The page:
The trial court granted plaintiffs' request for a preliminary injunction. The trial court first observed that it is uncontested that Chicago intends at some point "to make" an alteration or extension of O'Hare; therefore, it must seek IDOT approval eventually. The court found that land acquisition is part of the process of "making" a runway. Thus, the court reasoned that, as part of the process of making a runway, certification is required prior to land acquisition. The court also found that deference to IDOT's interpretation was inappropriate because the term "to make" (620 ILCS 5/47 (West 2000)), read in light of other pertinent portions of the Aeronautics Act, is not ambiguous. Accordingly, the trial court enjoined Chicago from proceeding with land acquisition until it obtained approval from IDOT.

II. ANALYSIS

Defendants assert that the trial court should not have issued a preliminary injunction, arguing that the Aeronautics Act (620 ILCS 5/1 et seq. (West 2000)) does not require them to seek approval from IDOT prior to acquiring land and that, in the alternative, federal law preempts the permit process set forth in the Aeronautics Act (see 620 ILCS 5/47 (West 2000)). We disagree with both contentions. In reviewing the propriety of a preliminary injunction, we normally apply the abuse-of-discretion standard. People ex rel. Klaeren v. Village of Lisle, 202 Ill. 2d 164, 177 (2002). However, the issues involved in this appeal turn largely on the construction of various statutes; therefore, we will conduct de novo review. People v. Studio 20, Inc., 314 Ill. App. 3d 1000, 1004 (2000). Finally, as will become clear, our analysis differs somewhat from that of the trial court. It is well settled that we review the correctness of the result reached by the trial court, not its reasoning (Department of Mental Health & Developmental Disabilities v. Illinois Civil Service Comm'n, 103 Ill. App. 3d 954, 957 (1982)), and may affirm on any basis apparent in the record (Witters v. Hicks, 335 Ill. App. 3d 435, 445 (2002)).

A. The Illinois Aeronautics Act

Defendants first contend that the Aeronautics Act does not require them to seek approval from IDOT before beginning its land-acquisition program. Defendants' reasoning is relatively straightforward. First, they note that both this court and the supreme court have held that section 47 of the Aeronautics Act is ambiguous regarding how significant an alteration or extension of an airport must be before certification is necessary. Birkett, 202 Ill. 2d at 47; People ex rel. Birkett v. City of Chicago, 329 Ill. App. 3d 477, 484 (2002). Second, they rely on the well-established principle that when a statute is ambiguous, courts generally defer to interpretations by an agency charged with administering the statute. Automatic Data Processing, Inc. v. Department of Revenue, 313 Ill. App. 3d 433, 444 (2000); Smith v. Town of Normal, 238 Ill. App. 3d 944, 949-50 (1992). Third, they note that IDOT interprets section 47 to require a certificate only for acts that impact on things such as runways and flight paths. See 92 Ill. Adm. Code §14.640 (1998). Finally, they conclude that since land acquisition does not affect such things, section 47 certification is not required, which is precisely what Bildilli stated was IDOT's position.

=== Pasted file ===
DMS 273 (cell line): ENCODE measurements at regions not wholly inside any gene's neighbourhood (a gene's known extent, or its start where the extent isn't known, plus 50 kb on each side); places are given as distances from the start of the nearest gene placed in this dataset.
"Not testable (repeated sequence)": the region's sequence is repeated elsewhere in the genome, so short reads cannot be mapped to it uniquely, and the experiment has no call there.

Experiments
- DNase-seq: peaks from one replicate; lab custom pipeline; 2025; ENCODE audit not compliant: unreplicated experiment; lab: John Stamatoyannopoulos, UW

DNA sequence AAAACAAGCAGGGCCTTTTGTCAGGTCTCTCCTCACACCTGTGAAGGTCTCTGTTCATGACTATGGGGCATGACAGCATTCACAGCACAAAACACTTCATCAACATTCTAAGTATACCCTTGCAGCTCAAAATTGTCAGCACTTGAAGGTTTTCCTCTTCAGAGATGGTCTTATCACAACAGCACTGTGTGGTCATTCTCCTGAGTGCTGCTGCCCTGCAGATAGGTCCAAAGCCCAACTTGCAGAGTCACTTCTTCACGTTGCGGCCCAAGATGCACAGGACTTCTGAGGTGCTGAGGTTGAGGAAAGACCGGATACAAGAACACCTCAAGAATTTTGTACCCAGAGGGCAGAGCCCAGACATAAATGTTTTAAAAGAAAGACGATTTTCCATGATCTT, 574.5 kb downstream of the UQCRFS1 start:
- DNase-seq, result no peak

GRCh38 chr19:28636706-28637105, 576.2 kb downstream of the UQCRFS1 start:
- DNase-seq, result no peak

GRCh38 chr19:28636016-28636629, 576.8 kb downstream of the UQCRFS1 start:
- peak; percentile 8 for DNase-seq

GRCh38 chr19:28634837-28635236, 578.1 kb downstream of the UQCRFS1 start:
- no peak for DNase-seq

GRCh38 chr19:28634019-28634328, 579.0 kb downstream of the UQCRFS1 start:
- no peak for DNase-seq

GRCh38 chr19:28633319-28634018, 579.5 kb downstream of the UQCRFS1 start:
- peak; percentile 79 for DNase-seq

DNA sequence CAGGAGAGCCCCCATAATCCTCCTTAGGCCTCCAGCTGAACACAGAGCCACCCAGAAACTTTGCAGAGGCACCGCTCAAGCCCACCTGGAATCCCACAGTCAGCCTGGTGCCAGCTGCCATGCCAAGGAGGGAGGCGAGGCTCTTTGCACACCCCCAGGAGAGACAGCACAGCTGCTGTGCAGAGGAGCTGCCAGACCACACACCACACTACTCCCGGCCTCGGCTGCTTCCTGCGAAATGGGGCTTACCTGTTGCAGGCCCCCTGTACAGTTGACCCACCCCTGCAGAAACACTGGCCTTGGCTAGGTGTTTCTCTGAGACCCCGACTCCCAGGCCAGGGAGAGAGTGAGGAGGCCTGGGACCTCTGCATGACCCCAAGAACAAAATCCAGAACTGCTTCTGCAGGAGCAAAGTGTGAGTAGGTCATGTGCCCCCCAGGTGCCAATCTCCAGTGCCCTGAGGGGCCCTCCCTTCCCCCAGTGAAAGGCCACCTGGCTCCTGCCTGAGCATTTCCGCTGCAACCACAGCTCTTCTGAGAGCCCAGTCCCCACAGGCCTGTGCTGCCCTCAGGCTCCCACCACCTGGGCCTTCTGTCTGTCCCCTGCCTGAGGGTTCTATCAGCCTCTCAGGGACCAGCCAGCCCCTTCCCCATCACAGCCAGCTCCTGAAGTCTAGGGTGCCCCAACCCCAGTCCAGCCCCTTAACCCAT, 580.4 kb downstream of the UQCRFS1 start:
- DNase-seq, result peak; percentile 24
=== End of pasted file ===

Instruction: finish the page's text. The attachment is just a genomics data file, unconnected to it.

Defendants' reliance on IDOT's interpretation of section 47 is misplaced. When a statute is ambiguous, an interpretation by an agency charged with administering it is generally entitled to significant deference. Illinois Consolidated Telephone Co. v. Illinois Commerce Comm'n, 95 Ill. 2d 142, 152 (1983). However, when a statute is not ambiguous, it must be applied without resort to further aids of construction (Davis v. Toshiba Machine Co., America, 186 Ill. 2d 181, 184-85 (1999)), and there is no need to rely on an agency's interpretation of it (Boaden v. Department of Law Enforcement, 171 Ill. 2d 230, 239 (1996)). Furthermore, an erroneous interpretation is not binding on a court. Boaden, 171 Ill. 2d at 239. An agency may not expand or contract the scope of a statute under the guise of interpretation. Van's Material Co. v. Department of Revenue, 131 Ill. 2d 196, 203 (1989). In fact, our supreme court has stated that "[r]eviewing courts may not rubber-stamp administrative decisions they deem inconsistent with the statutory mandate or that frustrate the policy underlying the statute." City of Freeport v. Illinois State Labor Relations Board, 135 Ill. 2d 499, 516 (1990), citing Bureau of Alcohol, Tobacco & Firearms v. Federal Labor Relations Authority, 464 U.S. 89, 78 L. Ed. 2d 195, 104 S. Ct. 439 (1983). Section 47 of the Aeronautics Act is not ambiguous regarding land acquisition for airport purposes. Accordingly, we have no occasion to defer to IDOT's interpretation of this statute, and, in any event, we would be bound to reject any interpretation that conflicts with its plain language.